Meeting Burt Munro | MEGAPHONE

A Run-In With the Rider of the World’s Fastest Indian

Bill Lucking isn't a cop, but he has played one on TV. He's played just about every other tough-guy character too, on shows like Gunsmoke, The Rockford Files, The West Wing, and most recently Sons of Anarchy, where he plays SAMCRO founder Piney Winston.

I recognized him one day when I was working in the private community in Southern California where he lives. I told him I was a fan of his work, and we talked for a short time. He’s one hell of a nice guy, nothing like the tough-guy cops and military men he typically plays. He was wearing a T-shirt that read, “The World’s Fastest Indian.”

“I met Burt Munro once,” I told him. “In fact, I had my picture taken with him.”

“You did?” he said, sounding surprised. “Where?”

I told him how I went to Bonneville in 1971. I was studying motorcycle repair at a trade school, and my instructor, Marty Dickerson, who held some records at Bonneville, took some of us to see the speed trials. The first motorcycle I had ever ridden, when I was 15 years old, was a Vincent Black Shadow—the same model Marty set his speed records on.

I put a couple pairs of underwear and my toothbrush in a bedroll and rode my Harley-Davidson Sportster straight through from Van Nuys, California, to Wendover, Utah, with a classmate on the back. I was really into motorcycles back then. I owned the Sportster along with a Honda that had been pinstriped by Von Dutch, the legendary painter and striper. Nowadays, Von Dutch is mostly known as a name on baseball caps and T-shirts.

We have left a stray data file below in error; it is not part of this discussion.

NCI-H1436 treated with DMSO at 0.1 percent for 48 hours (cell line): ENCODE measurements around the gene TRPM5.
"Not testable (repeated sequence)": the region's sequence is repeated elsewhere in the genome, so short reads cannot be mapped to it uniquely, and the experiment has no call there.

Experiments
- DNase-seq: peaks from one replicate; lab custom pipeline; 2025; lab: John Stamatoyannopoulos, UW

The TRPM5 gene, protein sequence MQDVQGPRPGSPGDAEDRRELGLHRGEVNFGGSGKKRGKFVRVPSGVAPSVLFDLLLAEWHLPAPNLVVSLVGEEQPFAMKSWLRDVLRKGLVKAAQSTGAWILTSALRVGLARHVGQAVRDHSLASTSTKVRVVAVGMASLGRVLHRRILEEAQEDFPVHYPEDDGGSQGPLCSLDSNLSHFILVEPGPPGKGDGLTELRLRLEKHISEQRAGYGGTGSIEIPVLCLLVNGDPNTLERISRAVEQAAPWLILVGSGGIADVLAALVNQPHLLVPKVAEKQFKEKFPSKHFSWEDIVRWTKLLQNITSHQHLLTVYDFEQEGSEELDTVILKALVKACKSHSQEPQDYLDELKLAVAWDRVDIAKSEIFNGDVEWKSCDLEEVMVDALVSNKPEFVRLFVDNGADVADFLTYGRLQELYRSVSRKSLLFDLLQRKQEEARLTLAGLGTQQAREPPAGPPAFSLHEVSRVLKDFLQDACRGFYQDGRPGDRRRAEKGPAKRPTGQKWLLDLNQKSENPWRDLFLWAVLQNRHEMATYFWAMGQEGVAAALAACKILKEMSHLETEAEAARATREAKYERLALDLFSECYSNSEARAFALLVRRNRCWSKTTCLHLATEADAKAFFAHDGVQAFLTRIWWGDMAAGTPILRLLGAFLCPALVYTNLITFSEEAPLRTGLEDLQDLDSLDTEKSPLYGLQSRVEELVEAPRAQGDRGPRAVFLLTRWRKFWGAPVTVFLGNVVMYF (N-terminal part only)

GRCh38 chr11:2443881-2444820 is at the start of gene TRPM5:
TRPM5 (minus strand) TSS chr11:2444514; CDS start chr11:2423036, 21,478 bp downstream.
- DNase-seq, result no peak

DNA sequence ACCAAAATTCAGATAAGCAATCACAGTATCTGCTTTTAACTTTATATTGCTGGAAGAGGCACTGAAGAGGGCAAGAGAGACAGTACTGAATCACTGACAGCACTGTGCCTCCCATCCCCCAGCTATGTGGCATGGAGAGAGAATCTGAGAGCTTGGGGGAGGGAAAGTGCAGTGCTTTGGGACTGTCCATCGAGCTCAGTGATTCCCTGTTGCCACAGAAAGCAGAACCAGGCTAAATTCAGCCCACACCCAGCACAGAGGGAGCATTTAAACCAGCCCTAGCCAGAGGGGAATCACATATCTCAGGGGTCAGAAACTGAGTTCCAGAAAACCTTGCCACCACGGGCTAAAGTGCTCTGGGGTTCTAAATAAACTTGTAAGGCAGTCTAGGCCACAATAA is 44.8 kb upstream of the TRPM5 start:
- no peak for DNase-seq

We slept in the desert at night and hung out in the pits all day. Bonneville was laid-back. We went anywhere we wanted, without any kind of pass. Everyone associated with the speed trials appeared to know Marty, and we just followed him.

We were standing in the pits with Marty one morning when Burt Munro approached us. None of the students, including me, had any idea who this man was, but he was a legend with Marty and the rest of the land-speed racing crowd. He was an old man by then, born in 1899. He wore a long-sleeved cotton shirt and matching trousers. The shirt and trousers may have been white, many washings ago. He hardly looked like a world-famous racer, with his white pith helmet and beat-up, high-top Boondockers.

Marty gathered us all together for a group photo. Burt wouldn’t allow the photo to be taken until everyone removed their “artificial eyes,” as he called sunglasses. I don’t think Burt had his Indian with him that year. He was just hanging around, telling stories, and entertaining everyone.

And, boy, did he have stories to tell. Burt Munro was a real character. He worked his way over to the US from New Zealand on a cargo ship, transporting his 1920 Indian Scout in the cargo hold. He landed in Los Angeles and bought a Rambler sedan for $35. He drove that Rambler—towing his Indian Scout—to Bonneville. The year was 1967, and he went on to set a world record in his class, a record that still stands today.

Many years later, Marty Dickerson returned to Bonneville to serve as a technical consultant on the movie about Burt Munro, called The World’s Fastest Indian. Bill Lucking was there too. He had a major role in that movie, playing the part of Rollie Free, the cigar-chomping racer who became famous for streaking across the salt flats at over 150 mph on his own Vincent motorcycle, wearing just a bathing cap, loafers, and swimming trunks, in 1948.

Marty Dickerson also set a record back in 1948, but he wore proper racing leathers for his run. Burt Munro, Rollie Free, and Marty Dickerson were a rare breed of motorcycle racers. They were iron men on iron machines. I wish I still had that picture, but of course it’s long gone now.

Burt Munro set a record at 184.087 mph in 1967 in this homemade 1920 Indian Scout streamliner. That record still stands today.
Leroy Vaughn